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  • Writer's pictureEloise Palmateer

Sugar is Sugar, Honey!

Updated: Apr 16, 2021

Is coconut sugar better than table sugar? What’s healthier - honey or maple syrup syrup?


Maple syrup, honey, raw honey, agave, coconut nectar, turbinado sugar... with all of these different options available, people often ask me, “Which sweetener is the best?” Or, “What’s healthier, maple syrup or honey?” Some people swear that maple syrup is the healthiest choice, whereas others say agave is the way to go. The truth is, there is no such thing as the “healthiest sugar.” 


Regardless of which kind you buy, sugar is an exceptionally concentrated source of calories and provides few other nutrients. Some caloric sweeteners like maple syrup and honey contain trace amounts of minerals and antioxidants, however you would have to consume an absurd amount for them to lend a worthy contribution to your daily needs. Humans are biologically programmed with an innate preference for sweetness. This once functioned as a survival mechanism, driving us to seek out high calorie food sources for our bodies to use as fuel. We are so hooked on sweetness that we even use variations of the name as terms of endearment or to describe something or someone pleasant. 


What is more important than which sweetener you chose is the amount you consume. As with nearly all things nutrition, moderation is key. There has been solid evidence to show that the overconsumption of sugar can lead to obesity and diabetes. More recently, it is being examined as a culprit of heart disease and other chronic illnesses as well. The American Heart Association recommends women limit their sugar intake to less than 100 calories per day, and that men limit it to less than 150 calories per day.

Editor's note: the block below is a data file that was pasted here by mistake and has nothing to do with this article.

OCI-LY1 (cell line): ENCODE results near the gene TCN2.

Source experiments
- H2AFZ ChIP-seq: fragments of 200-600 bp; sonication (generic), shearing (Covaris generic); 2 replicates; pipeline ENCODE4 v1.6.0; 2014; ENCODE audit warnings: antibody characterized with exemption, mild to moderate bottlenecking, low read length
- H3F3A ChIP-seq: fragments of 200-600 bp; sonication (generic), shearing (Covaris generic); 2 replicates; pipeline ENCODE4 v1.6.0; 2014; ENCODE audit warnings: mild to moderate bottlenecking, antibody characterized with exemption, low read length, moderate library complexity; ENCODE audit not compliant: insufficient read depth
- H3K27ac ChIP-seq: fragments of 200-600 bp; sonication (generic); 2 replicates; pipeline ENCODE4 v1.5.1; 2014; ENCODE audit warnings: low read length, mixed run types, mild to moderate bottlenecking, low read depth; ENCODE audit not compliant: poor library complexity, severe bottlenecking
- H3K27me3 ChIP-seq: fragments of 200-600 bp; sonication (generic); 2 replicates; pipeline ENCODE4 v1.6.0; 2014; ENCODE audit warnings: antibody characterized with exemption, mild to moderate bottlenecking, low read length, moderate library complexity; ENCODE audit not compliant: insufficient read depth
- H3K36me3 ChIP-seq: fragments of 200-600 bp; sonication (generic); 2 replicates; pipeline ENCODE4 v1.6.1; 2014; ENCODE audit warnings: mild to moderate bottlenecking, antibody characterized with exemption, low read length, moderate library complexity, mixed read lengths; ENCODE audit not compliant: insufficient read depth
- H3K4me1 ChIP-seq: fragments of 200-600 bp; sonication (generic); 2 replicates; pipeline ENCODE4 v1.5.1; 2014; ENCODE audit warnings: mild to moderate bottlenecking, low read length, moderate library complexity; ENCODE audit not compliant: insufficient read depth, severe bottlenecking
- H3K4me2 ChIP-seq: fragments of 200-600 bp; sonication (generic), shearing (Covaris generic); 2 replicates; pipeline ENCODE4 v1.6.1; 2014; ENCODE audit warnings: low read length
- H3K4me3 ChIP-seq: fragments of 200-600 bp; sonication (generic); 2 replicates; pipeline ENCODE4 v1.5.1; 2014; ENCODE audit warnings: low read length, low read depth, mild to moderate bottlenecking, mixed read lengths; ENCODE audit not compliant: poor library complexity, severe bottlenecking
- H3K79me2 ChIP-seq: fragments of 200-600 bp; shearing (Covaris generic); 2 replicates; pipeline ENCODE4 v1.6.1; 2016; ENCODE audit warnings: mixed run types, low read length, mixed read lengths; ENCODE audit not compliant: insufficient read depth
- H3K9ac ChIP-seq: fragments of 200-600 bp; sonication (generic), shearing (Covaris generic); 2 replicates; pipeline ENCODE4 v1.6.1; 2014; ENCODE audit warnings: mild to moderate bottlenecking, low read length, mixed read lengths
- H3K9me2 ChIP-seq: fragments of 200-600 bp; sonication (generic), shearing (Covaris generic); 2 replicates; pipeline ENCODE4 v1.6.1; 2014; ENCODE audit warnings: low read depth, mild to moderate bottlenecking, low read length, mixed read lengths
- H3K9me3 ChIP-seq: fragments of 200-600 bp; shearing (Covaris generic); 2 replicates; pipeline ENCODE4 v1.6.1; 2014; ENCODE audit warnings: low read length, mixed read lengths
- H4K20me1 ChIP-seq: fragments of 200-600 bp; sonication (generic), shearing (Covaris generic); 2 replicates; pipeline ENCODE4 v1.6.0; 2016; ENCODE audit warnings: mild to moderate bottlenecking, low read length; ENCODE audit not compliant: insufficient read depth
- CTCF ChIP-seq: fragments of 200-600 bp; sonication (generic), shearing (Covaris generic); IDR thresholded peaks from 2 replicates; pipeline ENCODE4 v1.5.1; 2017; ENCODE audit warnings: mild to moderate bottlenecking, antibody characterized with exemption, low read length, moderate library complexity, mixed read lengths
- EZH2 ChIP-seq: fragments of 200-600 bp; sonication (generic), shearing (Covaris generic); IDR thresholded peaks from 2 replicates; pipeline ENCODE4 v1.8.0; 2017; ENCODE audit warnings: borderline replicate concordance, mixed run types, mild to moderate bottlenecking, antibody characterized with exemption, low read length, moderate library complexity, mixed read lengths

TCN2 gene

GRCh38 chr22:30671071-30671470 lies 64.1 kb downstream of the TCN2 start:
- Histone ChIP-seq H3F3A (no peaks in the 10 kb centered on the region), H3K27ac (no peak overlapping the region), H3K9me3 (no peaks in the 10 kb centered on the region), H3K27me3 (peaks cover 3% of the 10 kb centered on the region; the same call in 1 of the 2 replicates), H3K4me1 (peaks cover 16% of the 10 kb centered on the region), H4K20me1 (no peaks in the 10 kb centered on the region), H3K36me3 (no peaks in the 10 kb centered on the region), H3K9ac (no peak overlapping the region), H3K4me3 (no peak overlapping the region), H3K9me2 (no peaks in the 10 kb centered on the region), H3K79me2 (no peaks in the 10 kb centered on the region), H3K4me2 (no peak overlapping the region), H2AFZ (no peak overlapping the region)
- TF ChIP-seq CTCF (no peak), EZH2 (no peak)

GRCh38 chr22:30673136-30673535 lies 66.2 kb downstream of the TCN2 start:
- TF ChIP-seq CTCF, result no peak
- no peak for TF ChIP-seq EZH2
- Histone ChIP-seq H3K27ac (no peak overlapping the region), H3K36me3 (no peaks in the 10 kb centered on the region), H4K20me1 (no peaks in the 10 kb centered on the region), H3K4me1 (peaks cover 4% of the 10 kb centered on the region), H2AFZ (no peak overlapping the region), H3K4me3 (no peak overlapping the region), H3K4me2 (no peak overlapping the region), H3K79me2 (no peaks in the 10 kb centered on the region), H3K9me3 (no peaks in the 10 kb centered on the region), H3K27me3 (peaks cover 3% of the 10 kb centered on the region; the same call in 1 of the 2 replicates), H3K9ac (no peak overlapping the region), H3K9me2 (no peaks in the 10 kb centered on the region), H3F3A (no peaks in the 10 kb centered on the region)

Sadly, when it comes to cutting back, food manufacturers are not on our side. They are very stealthy when it comes to food labeling and use names for sugar that the average consumer won’t recognize to sneak it into their products. It is added to tomato sauce, peanut butter, soups, breads, salad dressings, and many other foods you would not typically associate with a sweet taste. Click here for the list by EatingWell to help you spot hidden sugars in your food. Fortunately, your palate is adaptable, so small changes really add up. Start by cutting out one teaspoon of sugar each week and watch your cravings die down. 


Check out EatingWell's guide to detecting sneaky names for sugar: http://www.eatingwell.com/blogs/health_blog/other_names_for_sugar

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